A year like no other: how Mid Sussex has come together to give support and comfort during the pandemic
It is hard to believe we have been living through a pandemic for a whole year.
On March 23, 2020, the country was plunged into a national lockdown.
Shops and pubs shut, cars disappeared and streets emptied as people rushed to the supermarkets to stock up their shelves with pasta and toilet rolls.
The uncertain times were compared to the Second World War by national treasure and Ditchling resident Dame Vera Lynn who sadly died just three months later, aged 103.
The Forces’ Sweetheart reflected on a time when ‘we all pulled together and looked after each other’.
And she told Middy readers it was this spirit that we all needed to find again ‘to weather the storm of coronavirus’.
And we did – a year on, new covid cases have plummeted and there is hope for the future – at last.
But let’s not forget the thousands of lives this virus has cruelly claimed, leaving so many families across the country heartbroken.
And if it wasn’t for our heroic NHS staff who have worked tirelessly throughout the pandemic, there could have been thousands more.
Remember when we clapped for our health heroes every Thursday on our doorsteps? This is an example of how our community came together in such dire circumstances.
In April, we launched our #HealthHeroes campaign to celebrate Mid Sussex heroes who were making such a difference to our communities during the tough times.
This included our Princess Royal Hospital Delivery Suite staff, pharmacies, and wonderful residents who went above and beyond to help others.
We’ve honoured the teachers who have gone the extra mile to keep remote learning as positive as possible for our children, but also the many people keeping our supermarket shelves stocked, driving delivery vans, emptying our bins, and ensuring our plumbing and electrical crises can be sorted.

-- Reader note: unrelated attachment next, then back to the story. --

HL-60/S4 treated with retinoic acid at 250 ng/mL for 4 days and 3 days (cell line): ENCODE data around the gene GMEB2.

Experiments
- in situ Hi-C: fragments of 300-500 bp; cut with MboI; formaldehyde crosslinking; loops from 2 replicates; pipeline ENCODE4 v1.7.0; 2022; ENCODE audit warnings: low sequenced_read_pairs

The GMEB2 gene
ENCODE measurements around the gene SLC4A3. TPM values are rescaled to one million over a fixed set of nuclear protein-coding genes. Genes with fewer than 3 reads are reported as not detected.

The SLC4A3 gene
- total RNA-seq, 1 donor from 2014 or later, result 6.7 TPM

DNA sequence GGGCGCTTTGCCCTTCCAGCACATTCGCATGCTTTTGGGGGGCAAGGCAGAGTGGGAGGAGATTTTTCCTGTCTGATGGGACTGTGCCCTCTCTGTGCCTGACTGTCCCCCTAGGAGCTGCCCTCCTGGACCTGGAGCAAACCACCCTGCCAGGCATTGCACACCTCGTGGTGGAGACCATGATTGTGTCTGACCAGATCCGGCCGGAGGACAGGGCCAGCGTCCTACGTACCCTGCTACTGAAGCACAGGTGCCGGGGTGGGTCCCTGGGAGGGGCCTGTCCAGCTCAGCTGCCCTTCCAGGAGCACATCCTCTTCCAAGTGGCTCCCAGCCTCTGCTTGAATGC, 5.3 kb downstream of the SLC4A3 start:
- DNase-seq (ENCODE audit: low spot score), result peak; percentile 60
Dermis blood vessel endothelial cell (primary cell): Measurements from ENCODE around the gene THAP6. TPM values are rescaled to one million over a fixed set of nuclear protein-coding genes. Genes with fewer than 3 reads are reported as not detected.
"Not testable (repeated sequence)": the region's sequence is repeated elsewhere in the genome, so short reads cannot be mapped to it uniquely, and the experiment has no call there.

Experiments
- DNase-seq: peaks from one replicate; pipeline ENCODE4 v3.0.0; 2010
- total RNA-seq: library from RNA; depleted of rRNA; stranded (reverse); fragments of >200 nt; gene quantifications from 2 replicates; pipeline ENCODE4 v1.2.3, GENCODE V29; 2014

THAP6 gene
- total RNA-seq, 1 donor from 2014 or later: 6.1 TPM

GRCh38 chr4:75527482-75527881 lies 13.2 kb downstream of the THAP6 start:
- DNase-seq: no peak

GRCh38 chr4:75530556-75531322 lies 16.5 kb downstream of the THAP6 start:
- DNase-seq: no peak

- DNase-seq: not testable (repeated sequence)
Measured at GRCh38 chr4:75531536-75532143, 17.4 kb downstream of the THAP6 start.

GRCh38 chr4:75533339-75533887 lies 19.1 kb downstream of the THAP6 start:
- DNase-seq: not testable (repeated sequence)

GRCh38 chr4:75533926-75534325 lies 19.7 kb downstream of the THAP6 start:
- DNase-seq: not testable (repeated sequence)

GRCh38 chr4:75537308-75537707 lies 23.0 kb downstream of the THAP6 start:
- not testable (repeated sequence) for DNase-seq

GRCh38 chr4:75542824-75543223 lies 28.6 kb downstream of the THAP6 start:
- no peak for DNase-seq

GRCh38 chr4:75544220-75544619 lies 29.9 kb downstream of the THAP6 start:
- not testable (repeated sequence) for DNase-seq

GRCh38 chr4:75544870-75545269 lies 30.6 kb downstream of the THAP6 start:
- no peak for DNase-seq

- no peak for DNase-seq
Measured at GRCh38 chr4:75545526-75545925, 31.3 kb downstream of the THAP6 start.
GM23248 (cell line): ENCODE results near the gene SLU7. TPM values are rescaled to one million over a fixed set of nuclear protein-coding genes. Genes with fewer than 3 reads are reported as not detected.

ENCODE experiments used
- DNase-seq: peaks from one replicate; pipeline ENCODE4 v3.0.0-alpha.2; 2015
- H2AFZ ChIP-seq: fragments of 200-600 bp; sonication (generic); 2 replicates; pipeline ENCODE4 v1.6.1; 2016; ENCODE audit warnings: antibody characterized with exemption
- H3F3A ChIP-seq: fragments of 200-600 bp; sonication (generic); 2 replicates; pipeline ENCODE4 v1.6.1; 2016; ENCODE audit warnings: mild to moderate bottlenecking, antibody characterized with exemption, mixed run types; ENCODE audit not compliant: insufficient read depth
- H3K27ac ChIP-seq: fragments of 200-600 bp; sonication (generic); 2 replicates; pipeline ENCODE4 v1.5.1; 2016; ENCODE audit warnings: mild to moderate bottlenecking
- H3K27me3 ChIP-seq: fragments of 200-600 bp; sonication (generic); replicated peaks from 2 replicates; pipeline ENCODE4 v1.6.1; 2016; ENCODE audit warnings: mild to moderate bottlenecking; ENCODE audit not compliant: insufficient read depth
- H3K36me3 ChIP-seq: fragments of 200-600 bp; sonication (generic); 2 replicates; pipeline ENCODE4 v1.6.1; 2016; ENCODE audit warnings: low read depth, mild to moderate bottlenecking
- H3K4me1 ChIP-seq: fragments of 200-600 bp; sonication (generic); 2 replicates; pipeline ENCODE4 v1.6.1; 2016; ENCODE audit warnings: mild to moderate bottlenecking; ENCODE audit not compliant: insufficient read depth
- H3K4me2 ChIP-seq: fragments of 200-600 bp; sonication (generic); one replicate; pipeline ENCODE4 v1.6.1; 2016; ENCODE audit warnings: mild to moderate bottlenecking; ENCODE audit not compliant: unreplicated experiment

As the vaccination rollout began our newspaper joined with its sister titles around the country to campaign for local vaccination centres, and it has been hugely gratifying to see the total number of those who have had the jab rising steadily week by week.
The Alliance for Better Care said this week that Clair Hall had now administered more than 36,000 doses of the vaccine.
The vaccine centres could not run without the army of volunteers working to greet and care for people as well as helping out behind the scenes.
Volunteers mobilised quickly during the early days of lockdown, ensuring isolated people were not suffering alone, that shopping could be bought and a friendly word exchanged.
In this week’s Middy, which is out on Thursday (March 25), we share a few examples of the way Mid Sussex communities have coped and adapted over the past year.